Premier League left looking for another new boss after Pemsel resignation

The Premier League is facing yet another search for a new chief executive after David Pemsel withdrew from the role following “media disclosures” about his private life.

Pemsel resigned on Friday ahead of taking up the position in February following allegations in a newspaper concerning text messages sent to a former colleague. Richard Masters will continue as interim chief executive.

A statement from the Premier League read: “Following media disclosures earlier this week and discussions with David Pemsel, the Premier League has today accepted David’s resignation and he will no longer be joining as chief executive. No further comment will be made at this stage.”

Pemsel’s resignation has left the organisation looking for its third boss in little more than a year, first choice Susanna Dinnage having decided to remain at media company Discovery.

It was only last month that the Premier League announced Pemsel would join from the Guardian Media Group. It had hoped his strong broadcasting background, having also served as marketing director at ITV before moving to the Guardian, would help it continue to thrive in a changing media environment.

Chelsea chairman Bruce Buck, who was involved in the recruitment process, at the time praised the 51-year-old’s “straightforward style and personal integrity”.

When he was appointed, Pemsel, a Chelsea fan, had described himself as “thrilled” and “excited” to be joining the Premier League. He said he was “honoured to take the helm of such an influential and prestigious organisation”.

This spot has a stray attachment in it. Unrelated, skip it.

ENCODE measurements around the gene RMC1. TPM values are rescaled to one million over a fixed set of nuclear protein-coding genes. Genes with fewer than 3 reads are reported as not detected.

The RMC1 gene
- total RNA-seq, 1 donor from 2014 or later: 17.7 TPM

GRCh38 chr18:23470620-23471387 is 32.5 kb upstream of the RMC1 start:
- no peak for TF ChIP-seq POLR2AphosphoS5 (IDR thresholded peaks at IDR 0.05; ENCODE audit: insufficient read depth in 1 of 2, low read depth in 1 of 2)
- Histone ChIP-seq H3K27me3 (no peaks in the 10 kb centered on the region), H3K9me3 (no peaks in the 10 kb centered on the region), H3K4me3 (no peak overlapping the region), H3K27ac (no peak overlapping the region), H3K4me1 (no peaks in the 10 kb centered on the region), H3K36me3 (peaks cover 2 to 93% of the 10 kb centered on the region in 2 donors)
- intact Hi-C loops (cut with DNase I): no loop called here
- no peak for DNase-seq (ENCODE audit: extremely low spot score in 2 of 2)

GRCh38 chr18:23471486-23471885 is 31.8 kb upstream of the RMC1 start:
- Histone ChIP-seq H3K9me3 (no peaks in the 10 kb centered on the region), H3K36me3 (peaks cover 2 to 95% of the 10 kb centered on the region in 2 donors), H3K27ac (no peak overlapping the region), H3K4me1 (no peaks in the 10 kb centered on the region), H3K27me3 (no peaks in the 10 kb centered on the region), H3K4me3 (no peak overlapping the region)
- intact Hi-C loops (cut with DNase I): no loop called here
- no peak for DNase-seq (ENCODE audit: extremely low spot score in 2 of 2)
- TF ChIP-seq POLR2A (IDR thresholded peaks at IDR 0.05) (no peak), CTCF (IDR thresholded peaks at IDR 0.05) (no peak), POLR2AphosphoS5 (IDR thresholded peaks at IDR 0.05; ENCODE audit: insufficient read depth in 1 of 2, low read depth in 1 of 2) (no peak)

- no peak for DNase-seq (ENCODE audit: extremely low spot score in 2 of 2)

The Premier League’s long-serving executive chairman Richard Scudamore, who drove its huge commercial success over the last 20 years, helping secure a series of lucrative domestic and overseas television deals, announced his intention to stand down as long ago as June 2018.

Susanna Dinnage opted against joining the Premier League
Susanna Dinnage opted against joining the Premier League

However, after two ill-fated appointments, the position remains embarrassingly vacant.

Dinnage, the global president of the Animal Planet channel, was the first chosen candidate last November following a global headhunting process. She stepped down less than two months later citing a change of heart, opting to return to her old post.

BBC Studios chief executive Tim Davie was in January also reported to have turned down the opportunity.

Pemsel will also not be continuing in his role at the Guardian Media Group, who confirmed the appointment of Anna Bateson as interim chief executive.

A spokesperson said: “We would like to express our gratitude to David for his leadership during an extremely important period for the organisation.”